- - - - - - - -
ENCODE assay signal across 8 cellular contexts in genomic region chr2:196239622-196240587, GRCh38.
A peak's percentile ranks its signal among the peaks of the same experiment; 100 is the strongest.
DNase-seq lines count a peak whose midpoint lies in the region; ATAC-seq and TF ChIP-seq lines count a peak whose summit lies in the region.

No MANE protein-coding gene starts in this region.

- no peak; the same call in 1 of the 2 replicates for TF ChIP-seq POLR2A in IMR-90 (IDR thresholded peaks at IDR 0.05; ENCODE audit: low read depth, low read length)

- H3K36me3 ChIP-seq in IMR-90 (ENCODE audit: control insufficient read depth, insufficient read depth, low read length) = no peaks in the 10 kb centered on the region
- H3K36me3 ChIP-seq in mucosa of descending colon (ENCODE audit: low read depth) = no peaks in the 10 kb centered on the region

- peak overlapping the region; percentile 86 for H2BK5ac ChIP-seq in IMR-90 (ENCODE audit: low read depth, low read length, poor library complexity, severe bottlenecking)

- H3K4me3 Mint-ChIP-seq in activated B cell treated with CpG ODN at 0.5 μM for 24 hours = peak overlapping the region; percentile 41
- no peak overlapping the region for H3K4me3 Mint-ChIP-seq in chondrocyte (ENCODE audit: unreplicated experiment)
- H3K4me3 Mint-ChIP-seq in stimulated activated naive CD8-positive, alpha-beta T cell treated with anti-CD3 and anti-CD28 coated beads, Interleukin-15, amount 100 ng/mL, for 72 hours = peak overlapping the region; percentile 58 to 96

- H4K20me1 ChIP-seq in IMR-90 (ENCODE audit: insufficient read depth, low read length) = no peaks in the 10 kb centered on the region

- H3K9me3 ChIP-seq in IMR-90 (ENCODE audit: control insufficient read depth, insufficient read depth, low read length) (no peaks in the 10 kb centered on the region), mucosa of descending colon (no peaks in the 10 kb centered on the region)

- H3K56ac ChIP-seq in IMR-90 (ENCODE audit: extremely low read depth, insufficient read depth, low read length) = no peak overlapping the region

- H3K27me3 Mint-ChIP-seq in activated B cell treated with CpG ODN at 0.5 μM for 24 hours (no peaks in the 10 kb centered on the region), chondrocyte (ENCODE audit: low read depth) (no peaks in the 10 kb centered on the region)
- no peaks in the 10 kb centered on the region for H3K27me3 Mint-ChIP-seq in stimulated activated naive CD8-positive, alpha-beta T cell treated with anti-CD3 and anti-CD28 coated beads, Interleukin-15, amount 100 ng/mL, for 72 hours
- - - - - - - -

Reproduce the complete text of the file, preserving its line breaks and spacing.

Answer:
ENCODE assay signal across 8 cellular contexts in genomic region chr2:196239622-196240587, GRCh38.
A peak's percentile ranks its signal among the peaks of the same experiment; 100 is the strongest.
DNase-seq lines count a peak whose midpoint lies in the region; ATAC-seq and TF ChIP-seq lines count a peak whose summit lies in the region.

No MANE protein-coding gene starts in this region.

- no peak; the same call in 1 of the 2 replicates for TF ChIP-seq POLR2A in IMR-90 (IDR thresholded peaks at IDR 0.05; ENCODE audit: low read depth, low read length)

- H3K36me3 ChIP-seq in IMR-90 (ENCODE audit: control insufficient read depth, insufficient read depth, low read length) = no peaks in the 10 kb centered on the region
- H3K36me3 ChIP-seq in mucosa of descending colon (ENCODE audit: low read depth) = no peaks in the 10 kb centered on the region

- peak overlapping the region; percentile 86 for H2BK5ac ChIP-seq in IMR-90 (ENCODE audit: low read depth, low read length, poor library complexity, severe bottlenecking)

- H3K4me3 Mint-ChIP-seq in activated B cell treated with CpG ODN at 0.5 μM for 24 hours = peak overlapping the region; percentile 41
- no peak overlapping the region for H3K4me3 Mint-ChIP-seq in chondrocyte (ENCODE audit: unreplicated experiment)
- H3K4me3 Mint-ChIP-seq in stimulated activated naive CD8-positive, alpha-beta T cell treated with anti-CD3 and anti-CD28 coated beads, Interleukin-15, amount 100 ng/mL, for 72 hours = peak overlapping the region; percentile 58 to 96

- H4K20me1 ChIP-seq in IMR-90 (ENCODE audit: insufficient read depth, low read length) = no peaks in the 10 kb centered on the region

- H3K9me3 ChIP-seq in IMR-90 (ENCODE audit: control insufficient read depth, insufficient read depth, low read length) (no peaks in the 10 kb centered on the region), mucosa of descending colon (no peaks in the 10 kb centered on the region)

- H3K56ac ChIP-seq in IMR-90 (ENCODE audit: extremely low read depth, insufficient read depth, low read length) = no peak overlapping the region

- H3K27me3 Mint-ChIP-seq in activated B cell treated with CpG ODN at 0.5 μM for 24 hours (no peaks in the 10 kb centered on the region), chondrocyte (ENCODE audit: low read depth) (no peaks in the 10 kb centered on the region)
- no peaks in the 10 kb centered on the region for H3K27me3 Mint-ChIP-seq in stimulated activated naive CD8-positive, alpha-beta T cell treated with anti-CD3 and anti-CD28 coated beads, Interleukin-15, amount 100 ng/mL, for 72 hours